Please welcome today’s guest writer (filling in for Sabrina Lee), Josh Betts. Josh graduated from Calvin College in 2013 with a degree in history. He currently is living in Grand Rapids with his wife Michal. He is a history buff, an avid board gamer, a follower of rap music, and a consumer of fine (and sometimes not-so-fine) whiskeys.

I recently had an interesting experience with my grandfather that got me thinking. Now, before I begin, I do have to say a few things about my Grandpa. I have noticed increasingly more as I get older how he seems to have mastered the art of contentment and how he never seems very stressed. While many people I know complain about their grandparents being intolerant, grumpy, or just hard to be around, my grandpa has never been that way. He is always happy to see his family and has never been taken aback by his grandchildren having black boyfriends, or not attending church, or chewing tobacco and smoking. He always seems happy when our Christmas also includes people who are a bit down-and-out and needed a family to join for the holidays. Anyone he meets he accepts with kind words and generosity. In this respect he is not only a very Christ-like man, but also very “with the times” as far as his accepting attitude goes.

However, an experience I recently had with him showed me he is not completely “with the times” and that is a good thing. It started when my phone rang (an actual call, not a text) with my grandmother’s name in the caller ID. I picked up with a cheery “Hi Grandma!” He sounded confused and said, “This is Grandpa…” I realized then that he was calling from a house phone. I have become so used to caller ID coming in from cell phones that I never thought the information on my phone could be incorrect.

He said he had no lunch plans and wondered if we wanted to meet at the cottage for lunch since it was a beautiful day. I agreed and said I’d be there around 11:00. “Great, I’ll bring some sandwiches and be there a little after 11:00” was his reply. That was it. No “What do you like on your sub?” or “Do you prefer Subway or Quiznos?” Just simply, “I’ll bring sandwiches.”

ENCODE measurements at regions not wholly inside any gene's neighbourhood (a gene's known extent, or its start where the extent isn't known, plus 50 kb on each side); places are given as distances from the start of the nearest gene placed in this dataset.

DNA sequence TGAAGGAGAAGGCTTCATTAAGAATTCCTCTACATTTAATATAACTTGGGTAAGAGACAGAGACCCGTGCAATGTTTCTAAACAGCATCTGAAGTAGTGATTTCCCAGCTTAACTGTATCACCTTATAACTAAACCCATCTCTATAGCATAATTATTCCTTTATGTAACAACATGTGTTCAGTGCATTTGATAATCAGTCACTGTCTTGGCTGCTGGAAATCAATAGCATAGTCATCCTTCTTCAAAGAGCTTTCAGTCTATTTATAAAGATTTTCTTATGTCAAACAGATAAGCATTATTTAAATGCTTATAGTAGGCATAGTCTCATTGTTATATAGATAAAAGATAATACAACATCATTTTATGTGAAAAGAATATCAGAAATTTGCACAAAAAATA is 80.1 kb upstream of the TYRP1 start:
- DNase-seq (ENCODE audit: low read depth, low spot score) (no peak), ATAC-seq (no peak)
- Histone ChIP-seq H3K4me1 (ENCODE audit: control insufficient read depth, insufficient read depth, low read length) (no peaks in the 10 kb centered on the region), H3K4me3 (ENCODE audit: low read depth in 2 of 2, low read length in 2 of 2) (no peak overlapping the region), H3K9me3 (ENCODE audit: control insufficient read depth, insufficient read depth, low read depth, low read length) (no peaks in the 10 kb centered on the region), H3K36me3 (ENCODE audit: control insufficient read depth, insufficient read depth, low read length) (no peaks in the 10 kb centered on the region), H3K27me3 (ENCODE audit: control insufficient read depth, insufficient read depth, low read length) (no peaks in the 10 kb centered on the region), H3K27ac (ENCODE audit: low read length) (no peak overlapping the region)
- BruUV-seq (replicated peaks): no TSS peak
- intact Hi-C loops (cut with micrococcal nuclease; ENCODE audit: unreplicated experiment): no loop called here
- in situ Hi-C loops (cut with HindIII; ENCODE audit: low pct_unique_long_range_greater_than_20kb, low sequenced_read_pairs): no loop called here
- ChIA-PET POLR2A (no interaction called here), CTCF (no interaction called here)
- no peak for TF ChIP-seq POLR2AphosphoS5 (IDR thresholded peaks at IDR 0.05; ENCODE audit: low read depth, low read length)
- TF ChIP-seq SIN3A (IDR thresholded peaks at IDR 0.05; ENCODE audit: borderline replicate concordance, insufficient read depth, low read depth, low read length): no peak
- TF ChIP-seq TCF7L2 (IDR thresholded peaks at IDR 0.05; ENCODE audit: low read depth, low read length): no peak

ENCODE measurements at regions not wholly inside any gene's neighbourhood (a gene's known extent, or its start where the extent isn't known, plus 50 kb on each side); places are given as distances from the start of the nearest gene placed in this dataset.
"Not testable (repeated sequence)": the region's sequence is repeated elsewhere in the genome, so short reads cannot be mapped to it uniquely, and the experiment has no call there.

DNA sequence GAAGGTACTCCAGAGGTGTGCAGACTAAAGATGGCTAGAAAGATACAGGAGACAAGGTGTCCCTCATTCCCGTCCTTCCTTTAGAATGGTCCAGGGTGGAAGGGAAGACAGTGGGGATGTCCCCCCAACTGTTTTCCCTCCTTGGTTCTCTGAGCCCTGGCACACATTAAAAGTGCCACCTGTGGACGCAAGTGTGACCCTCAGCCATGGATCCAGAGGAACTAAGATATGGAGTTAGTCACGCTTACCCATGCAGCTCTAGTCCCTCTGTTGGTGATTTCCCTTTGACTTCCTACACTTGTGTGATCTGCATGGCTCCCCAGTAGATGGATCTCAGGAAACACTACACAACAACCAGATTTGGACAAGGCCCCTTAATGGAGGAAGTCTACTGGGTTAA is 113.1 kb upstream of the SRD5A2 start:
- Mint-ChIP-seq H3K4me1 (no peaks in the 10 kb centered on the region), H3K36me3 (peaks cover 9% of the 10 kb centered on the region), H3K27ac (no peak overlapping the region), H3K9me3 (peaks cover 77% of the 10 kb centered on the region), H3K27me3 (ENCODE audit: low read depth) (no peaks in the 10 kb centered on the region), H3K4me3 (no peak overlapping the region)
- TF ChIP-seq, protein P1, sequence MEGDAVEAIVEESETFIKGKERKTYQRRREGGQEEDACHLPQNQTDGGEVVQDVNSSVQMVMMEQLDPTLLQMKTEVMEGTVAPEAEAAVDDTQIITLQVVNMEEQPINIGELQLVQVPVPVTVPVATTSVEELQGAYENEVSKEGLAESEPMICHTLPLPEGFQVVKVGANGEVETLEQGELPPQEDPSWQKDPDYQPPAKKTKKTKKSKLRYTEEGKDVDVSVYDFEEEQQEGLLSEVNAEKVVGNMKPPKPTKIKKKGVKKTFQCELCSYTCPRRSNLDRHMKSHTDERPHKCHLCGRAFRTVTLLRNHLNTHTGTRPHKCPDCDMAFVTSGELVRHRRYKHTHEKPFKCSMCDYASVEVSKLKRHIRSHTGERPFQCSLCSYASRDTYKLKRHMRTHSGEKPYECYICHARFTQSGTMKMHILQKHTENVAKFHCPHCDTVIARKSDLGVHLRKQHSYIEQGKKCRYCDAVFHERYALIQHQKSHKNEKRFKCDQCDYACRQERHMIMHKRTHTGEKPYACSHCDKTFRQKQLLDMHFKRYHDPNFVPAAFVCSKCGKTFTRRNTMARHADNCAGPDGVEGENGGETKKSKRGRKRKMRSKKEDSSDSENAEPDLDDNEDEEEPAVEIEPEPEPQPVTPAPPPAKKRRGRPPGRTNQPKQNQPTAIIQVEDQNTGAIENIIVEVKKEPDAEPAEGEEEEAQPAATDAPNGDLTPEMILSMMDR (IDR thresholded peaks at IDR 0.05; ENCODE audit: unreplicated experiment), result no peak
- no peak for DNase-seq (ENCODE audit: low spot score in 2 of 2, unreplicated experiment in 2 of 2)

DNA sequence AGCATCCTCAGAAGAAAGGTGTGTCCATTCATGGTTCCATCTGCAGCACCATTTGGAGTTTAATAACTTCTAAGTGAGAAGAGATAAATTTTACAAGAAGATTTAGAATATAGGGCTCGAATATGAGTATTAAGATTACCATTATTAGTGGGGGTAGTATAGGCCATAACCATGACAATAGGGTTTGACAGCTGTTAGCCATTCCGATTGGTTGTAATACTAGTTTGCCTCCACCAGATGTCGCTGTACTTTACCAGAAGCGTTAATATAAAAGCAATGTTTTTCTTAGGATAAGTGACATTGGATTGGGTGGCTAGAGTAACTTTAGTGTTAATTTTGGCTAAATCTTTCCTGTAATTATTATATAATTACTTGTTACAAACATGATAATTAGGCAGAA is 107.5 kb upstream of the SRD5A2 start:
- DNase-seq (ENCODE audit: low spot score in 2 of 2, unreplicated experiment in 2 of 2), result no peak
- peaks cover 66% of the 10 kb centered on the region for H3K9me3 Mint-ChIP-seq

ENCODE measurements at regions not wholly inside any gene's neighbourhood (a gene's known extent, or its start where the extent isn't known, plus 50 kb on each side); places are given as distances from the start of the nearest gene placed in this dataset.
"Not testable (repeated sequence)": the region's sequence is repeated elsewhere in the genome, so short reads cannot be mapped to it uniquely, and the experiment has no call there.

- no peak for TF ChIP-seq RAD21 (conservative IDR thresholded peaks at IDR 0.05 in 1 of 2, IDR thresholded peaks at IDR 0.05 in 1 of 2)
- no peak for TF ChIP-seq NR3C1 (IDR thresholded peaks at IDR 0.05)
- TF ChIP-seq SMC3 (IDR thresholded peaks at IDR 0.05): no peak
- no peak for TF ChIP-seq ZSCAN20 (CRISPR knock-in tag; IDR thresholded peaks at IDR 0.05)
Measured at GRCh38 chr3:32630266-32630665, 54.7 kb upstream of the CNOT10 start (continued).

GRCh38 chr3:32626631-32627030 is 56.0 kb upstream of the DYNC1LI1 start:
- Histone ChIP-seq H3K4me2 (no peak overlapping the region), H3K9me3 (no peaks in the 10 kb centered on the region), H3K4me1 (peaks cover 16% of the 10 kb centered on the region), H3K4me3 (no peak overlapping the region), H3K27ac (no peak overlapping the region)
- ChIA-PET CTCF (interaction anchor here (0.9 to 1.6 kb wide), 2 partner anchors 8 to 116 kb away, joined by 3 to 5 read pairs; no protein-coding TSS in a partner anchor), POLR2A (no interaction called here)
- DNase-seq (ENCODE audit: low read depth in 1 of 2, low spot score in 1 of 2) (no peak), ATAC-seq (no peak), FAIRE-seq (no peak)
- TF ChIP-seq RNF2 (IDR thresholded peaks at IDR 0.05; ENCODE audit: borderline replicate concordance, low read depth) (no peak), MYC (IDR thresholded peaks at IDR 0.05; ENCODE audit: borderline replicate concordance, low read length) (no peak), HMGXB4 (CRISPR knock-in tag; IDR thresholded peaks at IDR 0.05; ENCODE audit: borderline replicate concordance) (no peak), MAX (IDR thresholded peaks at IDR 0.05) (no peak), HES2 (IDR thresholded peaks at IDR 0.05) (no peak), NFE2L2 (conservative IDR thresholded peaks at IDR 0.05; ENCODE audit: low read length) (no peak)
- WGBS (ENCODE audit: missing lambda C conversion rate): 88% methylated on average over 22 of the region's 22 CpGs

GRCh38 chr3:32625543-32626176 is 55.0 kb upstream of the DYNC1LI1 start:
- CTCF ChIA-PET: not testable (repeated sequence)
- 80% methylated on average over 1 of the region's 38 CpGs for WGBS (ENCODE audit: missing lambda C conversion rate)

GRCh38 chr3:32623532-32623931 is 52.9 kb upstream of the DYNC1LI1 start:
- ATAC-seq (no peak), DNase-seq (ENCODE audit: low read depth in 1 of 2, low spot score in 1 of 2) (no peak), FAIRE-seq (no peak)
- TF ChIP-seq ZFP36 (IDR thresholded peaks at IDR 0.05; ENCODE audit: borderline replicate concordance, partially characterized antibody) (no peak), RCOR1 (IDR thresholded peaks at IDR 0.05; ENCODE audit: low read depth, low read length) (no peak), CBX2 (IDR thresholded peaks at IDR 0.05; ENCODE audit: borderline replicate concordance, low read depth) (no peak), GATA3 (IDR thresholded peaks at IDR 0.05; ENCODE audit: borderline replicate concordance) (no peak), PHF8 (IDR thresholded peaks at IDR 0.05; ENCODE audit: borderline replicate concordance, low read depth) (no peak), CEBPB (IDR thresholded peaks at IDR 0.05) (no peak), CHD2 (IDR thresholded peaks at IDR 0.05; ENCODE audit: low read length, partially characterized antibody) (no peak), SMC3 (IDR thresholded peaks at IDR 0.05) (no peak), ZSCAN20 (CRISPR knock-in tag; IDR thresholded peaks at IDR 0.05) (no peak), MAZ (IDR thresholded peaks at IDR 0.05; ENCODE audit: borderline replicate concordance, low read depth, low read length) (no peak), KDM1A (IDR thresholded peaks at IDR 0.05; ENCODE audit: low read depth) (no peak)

My mind immediately thought, “What sandwich will he bring? What if it’s not what I want?” I realized soon that he was from a different time. A time when people weren’t accustomed to asking if you require vegetarian, gluten-free, or whole grains. Given the chance to answer, I suppose I would have asked for my sub to be on whole wheat bread, but this thought likely didn’t cross his mind. He would get sandwiches and I would eat what he brought.

A few things got in the way of my plans, so pretty soon I realized I was a little late. I reached for my phone to text him that, but then realized he wouldn’t get a text, nor would he answer a cell phone if I called since he doesn’t use one. This spurred a very twenty-first-century anxiety and my mind was racing to somehow get him this crucial bit of information, lest he be in distress about why I wasn’t there on time. I soon realized there was no way to get him this info, so I raced to the car and drove as fast as I could. Halfway to the lake house, I realized he wouldn’t be bothered by the lack of information. If I wasn’t there when he arrived, he would just wait in his car until I got there in a few minutes and could unlock the house.

I got there about twenty minutes late and his car wasn’t there. “Oh no,” I thought. “What if he waited for me and then got tired of waiting?” He doesn’t have a smart phone or anything to entertain himself in the car so maybe he got bored and left… This thought was quickly put aside when I realized that twenty minutes of waiting without stimulation was only a long time by twenty-first-century standards. He would not have been bothered.

When he arrived a few minutes later, we ate our sandwiches and talked. I shared with him some of my thoughts from the morning and how silly it all seemed once I realized he wasn’t the least bit worried about those types of details. He thought about it and just said “Yeah, I haven’t kept up with the times.” In retrospect, it is strange to think of how many times I felt anxiety over something he wasn’t the least bit worried about. While keeping up with the times is necessary and important for people my age, perhaps we, as a society, are losing the art of chilling out. That is a lesson I needed to learn from a man of a different time.

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